I often tell my students that their books and articles can be enhanced by quotes from experts. Expert opinions can endorse your opinions. So, say you want to write about how depressed you get in the winter and how you think that is because the sky can be so grey at that time of year.

You can say it. And that’s your opinion. OR you can say it and then follow that with a quote from an expert, like this:

‘Lack of sun and daylight have been proven to make people feel down in the winter. It is always worst in the Northern Hemisphere,’ says Jim Spring, speaking on climate matters as the Climate 08 conference in Denver last month.

When I go to a conference I always take lots of notes, but only write down, in full, the best quotations I hear so that I can use them in my writing work later. Like in the example above, I always ensure that I make a note of the source of the expert opinion. Without that it is worthless. So that means I note the name of the expert and when and where they said what they said.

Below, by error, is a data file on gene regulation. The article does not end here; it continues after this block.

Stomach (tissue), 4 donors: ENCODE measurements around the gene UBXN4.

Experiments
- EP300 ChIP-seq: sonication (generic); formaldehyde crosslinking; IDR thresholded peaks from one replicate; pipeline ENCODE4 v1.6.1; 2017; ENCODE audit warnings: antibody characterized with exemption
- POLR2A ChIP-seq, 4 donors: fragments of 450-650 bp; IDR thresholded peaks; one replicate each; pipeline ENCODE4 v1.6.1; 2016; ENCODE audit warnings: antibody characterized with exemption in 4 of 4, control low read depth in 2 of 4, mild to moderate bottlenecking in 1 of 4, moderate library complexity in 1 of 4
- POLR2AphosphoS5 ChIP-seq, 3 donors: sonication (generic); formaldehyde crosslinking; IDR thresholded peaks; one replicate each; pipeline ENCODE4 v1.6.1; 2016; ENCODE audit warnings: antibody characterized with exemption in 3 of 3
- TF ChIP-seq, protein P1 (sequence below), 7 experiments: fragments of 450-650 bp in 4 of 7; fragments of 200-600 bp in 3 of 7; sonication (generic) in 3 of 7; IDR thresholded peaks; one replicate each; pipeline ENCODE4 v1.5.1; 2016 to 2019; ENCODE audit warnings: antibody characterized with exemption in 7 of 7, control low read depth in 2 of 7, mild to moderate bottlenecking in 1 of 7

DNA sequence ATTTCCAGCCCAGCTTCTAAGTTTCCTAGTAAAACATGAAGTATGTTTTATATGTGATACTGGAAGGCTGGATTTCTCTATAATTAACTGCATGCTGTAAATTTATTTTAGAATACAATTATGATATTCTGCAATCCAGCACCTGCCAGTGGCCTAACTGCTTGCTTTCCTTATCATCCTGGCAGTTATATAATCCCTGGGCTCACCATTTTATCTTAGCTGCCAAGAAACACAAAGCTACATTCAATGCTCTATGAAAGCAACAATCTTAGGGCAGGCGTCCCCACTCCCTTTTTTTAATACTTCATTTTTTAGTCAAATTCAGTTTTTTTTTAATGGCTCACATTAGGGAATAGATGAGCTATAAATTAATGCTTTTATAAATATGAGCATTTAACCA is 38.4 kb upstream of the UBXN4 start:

Why don’t you try quote-spotting next time you are at an event like this?

I write a lot about expat issues and on Monday I go to Families in Global Transition in Houston. I shall take plenty of paper with me, I can tell you!

I have just heard of a great site called Expert Sources. Here you can either find an expert to comment on a given topic – very useful if you are a journalist, or you can register as an expert and the journos contact you. Cool, eh?

I went to sign up right away – yes, there is a fee – but it was UK only. So, I contacted them and had a little moan and now, less than a week later the service is open to anyone, anywhere.

See you there.